Managing Uncontrolled Polycythemia Vera - Episode 7

Ruxolitinib as Second-Line Therapy in Polycythemia Vera

June 20, 2018

Srdan Verstovsek, MD:There are several factors that we consider as resistance to hydroxyurea. Increasing white cell count while on a stable dose of hydroxyurea with inability to increase the hydroxyurea to counteract that increase in white cell count is certainly a sign of progressive disease or a loss of control. When we talk about what the benefit of cytoreductive therapy or hydroxyurea should be, the control of red blood cells, white cells, the spleen, symptoms, and platelets should all be accounted for—5 factors. If you don’t have that and the factors are progressing while you are on hydroxyurea—the white cell count is starting to go up, you suddenly need to phlebotomize patients again, the platelets are going up and people are sensitive to that and have symptoms from too many platelets, or the spleen is progressing—these are signs of hydroxyurea failure or progressive disease. These are factors that would lead one to change therapy.

Once we determine that the patient who is on hydroxyurea needs second-line therapy, ruxolitinib comes to mind. This is approved for patients who are not doing well on hydroxyurea. The starting dose is 10 mg, given twice a day. Unlike its indication in a similar condition, myelofibrosis, where you have a different starting dose based on a patient’s platelets, here, in polycythemia vera, everybody starts at 10 mg twice a day.

Why do we start with what you would perhaps say is a lower dose? The maximum dose is 25 mg, given twice a day. We want to be safe. The expectation is that during the first 3 to 4 months, a majority of patients will need more. We analyzed this in the studies that led to its approval. Only about a third of patients stay at 10 mg twice a day. About 60% need more. They may go to 15 mg twice a day or 20 mg twice a day. There are even patients who need 25 mg twice a day. On the other hand, less than 10% of patients need less than 10 mg twice a day, which would be 5 mg twice a day. So, the expectation is that you will need more. That happens during the first 3 or 4 months, but you need to see patients more often.

Ruxolitinib was proved superior as the best available therapy in the second-line setting after hydroxyurea in all aspects that we care about when we talk about polycythemia vera—control of blood cell count, symptoms, and spleen. There is a durable result. Now that we can follow patients on the phase III randomized studies that led to its approval for much longer (4 or 5 years), we have a good understanding of its overall benefit on quality of life and blood cell count and even in decreasing the thrombotic risk that comes from the safety analysis of those studies. If you have control of the blood cell counts, you will actually control the thrombotic risk. The safety analysis of the studies showed that to be the case.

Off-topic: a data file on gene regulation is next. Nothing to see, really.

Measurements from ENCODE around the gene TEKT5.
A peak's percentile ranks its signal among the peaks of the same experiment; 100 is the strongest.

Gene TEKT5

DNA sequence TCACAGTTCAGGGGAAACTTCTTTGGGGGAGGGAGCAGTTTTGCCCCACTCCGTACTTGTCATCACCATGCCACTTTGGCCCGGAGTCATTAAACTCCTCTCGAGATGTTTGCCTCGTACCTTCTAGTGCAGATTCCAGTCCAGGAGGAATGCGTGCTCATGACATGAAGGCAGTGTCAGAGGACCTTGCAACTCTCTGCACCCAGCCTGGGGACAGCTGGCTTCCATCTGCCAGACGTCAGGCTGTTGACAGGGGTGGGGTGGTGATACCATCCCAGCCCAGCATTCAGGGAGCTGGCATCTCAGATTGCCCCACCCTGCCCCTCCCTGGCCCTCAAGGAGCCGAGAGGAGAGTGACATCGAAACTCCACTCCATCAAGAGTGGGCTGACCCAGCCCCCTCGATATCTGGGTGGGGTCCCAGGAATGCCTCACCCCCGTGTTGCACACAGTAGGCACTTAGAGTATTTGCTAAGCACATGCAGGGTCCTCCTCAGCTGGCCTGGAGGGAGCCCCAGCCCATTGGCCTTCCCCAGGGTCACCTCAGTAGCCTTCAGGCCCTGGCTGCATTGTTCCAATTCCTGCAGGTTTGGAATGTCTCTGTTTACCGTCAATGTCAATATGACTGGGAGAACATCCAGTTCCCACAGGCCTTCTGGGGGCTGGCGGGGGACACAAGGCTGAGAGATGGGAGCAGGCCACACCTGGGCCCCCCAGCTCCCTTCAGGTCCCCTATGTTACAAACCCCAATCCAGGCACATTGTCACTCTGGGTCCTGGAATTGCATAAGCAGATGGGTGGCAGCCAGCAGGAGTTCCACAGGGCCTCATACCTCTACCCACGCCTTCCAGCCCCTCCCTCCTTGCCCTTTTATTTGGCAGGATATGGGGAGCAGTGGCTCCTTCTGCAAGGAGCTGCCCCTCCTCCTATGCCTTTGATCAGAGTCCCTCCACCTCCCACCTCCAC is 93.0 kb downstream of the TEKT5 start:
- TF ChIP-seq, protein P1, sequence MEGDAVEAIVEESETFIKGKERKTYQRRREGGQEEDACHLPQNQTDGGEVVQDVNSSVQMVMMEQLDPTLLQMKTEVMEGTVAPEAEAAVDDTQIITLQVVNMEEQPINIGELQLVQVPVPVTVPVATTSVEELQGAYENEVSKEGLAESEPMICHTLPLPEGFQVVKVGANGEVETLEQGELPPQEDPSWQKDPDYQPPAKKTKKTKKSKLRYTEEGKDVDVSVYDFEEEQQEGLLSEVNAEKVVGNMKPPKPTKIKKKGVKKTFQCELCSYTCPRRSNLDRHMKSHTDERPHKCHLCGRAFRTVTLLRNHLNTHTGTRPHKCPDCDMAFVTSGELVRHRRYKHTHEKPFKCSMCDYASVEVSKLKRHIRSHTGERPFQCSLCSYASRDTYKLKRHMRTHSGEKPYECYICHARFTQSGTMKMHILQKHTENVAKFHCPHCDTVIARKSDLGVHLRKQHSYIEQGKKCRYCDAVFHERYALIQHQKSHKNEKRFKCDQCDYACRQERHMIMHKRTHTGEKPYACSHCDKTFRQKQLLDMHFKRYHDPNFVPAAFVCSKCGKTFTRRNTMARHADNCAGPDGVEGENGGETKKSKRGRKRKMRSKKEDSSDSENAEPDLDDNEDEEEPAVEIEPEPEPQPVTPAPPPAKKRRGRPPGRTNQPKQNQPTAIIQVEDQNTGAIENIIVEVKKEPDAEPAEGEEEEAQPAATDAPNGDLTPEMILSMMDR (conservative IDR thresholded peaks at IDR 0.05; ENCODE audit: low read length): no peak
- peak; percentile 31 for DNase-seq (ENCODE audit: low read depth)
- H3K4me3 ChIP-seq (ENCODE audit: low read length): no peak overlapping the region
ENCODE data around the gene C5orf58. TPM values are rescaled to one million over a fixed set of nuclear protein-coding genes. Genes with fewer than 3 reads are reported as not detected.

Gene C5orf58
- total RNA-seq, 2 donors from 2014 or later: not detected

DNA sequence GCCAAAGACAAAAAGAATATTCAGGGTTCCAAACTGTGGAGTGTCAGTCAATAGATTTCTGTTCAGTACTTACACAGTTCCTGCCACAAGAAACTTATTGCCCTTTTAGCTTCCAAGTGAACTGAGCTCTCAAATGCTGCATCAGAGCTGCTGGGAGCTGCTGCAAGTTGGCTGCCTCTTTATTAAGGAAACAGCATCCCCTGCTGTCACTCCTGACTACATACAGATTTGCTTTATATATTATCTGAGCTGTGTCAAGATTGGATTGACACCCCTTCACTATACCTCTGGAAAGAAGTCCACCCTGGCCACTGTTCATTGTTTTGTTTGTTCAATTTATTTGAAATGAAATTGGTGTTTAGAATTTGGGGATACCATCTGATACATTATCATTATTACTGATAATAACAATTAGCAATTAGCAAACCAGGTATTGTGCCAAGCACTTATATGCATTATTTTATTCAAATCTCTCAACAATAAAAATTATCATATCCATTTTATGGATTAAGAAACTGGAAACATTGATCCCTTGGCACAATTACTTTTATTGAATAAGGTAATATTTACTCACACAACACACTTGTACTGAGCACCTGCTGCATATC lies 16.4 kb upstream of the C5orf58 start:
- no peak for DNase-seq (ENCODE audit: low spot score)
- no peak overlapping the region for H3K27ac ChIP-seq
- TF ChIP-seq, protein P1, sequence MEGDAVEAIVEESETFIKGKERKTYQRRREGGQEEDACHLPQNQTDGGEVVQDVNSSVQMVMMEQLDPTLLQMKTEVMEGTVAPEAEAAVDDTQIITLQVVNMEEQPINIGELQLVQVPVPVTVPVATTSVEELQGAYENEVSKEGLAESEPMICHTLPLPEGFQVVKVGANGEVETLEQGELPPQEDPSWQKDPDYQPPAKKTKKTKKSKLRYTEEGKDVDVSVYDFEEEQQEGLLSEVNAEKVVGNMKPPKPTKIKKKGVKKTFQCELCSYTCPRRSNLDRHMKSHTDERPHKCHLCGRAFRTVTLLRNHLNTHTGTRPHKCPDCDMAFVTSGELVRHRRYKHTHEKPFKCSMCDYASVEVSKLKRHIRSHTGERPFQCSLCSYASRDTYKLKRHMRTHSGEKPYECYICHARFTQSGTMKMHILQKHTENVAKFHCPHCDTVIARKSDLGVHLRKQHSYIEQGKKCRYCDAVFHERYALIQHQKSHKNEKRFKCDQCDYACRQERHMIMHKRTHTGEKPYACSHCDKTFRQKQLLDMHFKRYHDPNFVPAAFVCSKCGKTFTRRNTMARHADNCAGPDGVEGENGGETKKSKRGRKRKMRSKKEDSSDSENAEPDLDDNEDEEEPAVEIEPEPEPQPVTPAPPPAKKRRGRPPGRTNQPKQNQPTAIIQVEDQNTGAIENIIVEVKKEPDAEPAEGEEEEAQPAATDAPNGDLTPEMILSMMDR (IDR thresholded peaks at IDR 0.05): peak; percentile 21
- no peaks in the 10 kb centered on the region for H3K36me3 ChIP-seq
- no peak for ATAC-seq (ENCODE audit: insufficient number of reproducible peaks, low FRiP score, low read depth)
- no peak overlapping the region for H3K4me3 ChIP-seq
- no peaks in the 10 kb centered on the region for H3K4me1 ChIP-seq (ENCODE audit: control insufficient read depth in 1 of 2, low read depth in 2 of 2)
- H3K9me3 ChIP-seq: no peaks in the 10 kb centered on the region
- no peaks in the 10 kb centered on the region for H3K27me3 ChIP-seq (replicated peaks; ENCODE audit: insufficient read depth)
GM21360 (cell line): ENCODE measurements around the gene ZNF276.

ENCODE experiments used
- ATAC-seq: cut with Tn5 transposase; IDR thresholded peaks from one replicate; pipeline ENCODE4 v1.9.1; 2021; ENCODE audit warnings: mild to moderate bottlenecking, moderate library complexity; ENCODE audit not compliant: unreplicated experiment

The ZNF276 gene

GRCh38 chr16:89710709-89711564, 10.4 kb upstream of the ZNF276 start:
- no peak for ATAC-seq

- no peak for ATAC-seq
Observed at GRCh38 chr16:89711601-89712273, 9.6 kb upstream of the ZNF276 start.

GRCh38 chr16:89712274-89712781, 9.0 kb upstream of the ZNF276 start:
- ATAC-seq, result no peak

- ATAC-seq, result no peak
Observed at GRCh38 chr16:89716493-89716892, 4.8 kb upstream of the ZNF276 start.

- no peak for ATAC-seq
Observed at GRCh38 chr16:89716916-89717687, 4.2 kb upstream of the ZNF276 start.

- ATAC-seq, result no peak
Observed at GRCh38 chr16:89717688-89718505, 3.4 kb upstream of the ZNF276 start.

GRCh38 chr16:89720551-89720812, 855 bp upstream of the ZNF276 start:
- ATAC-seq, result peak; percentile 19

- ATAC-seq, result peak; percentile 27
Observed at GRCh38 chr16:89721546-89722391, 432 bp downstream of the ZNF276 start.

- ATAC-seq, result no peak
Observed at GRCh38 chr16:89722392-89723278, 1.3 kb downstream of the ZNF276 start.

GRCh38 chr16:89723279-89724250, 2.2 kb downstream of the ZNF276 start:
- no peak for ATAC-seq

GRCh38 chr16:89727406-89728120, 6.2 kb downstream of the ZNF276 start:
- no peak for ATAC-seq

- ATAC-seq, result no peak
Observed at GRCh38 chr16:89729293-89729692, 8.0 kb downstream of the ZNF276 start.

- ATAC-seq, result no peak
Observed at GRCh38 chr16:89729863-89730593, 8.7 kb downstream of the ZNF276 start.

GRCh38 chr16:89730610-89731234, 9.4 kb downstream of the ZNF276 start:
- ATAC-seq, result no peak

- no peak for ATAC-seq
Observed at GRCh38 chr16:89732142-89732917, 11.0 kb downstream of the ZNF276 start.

The medication is very active. It inhibits a biological problem in this condition, which is hyperactivity of the JAK/STAT pathway. This is the pathway that is inside the bone marrow cells that leads to uncontrolled cell growth. We inhibit the growth. We also inhibit inflammation that comes with polycythemia vera. That’s why people feel so much better within a month. Anti-inflammatory and antiproliferative effects are seen in a majority of patients with polycythemia vera in the second-line setting, and it’s durable and safe.

Transcript edited for clarity.


June 2016

  • A 49-year old male presents with headache, fatigue, and pain under his left ribs
  • PMH includes depression and newly diagnosed hypertension
  • Physical exam: BP, 160/90; abdominal exam reveals splenomegaly — spleen palpable 6 cm below costal margin
  • Laboratory values:
    • Hb=20.7 g/L
    • HCT= 59.4%
    • WBC=10.2x109/L
    • Platelets= 325 x109/L
  • Bone marrow biopsy:
    • MF-1 fibrosis and megakaryocytic hyperplasia with atypia
    • JAK2-positive
  • Patient was started on phlebotomy as needed and aspirin 81 mg

October 2016

  • Patient returns 4 months later with continued headache and dizziness
  • He has had 3 phlebotomies in the past 3 months
  • Patient was started on hydroxyurea 1000 mg/day

January 2017

  • Patient returns 3 months later with abdominal fullness, continued fatigue, difficulty concentrating, fever, and leg ulcer
  • Laboratory values:
    • Hb= 22.4 g/L
    • HCT= 65.3%
    • WBC=13.3x109/L
    • Platelets=153x109/L
  • Patient is started on ruxolitinib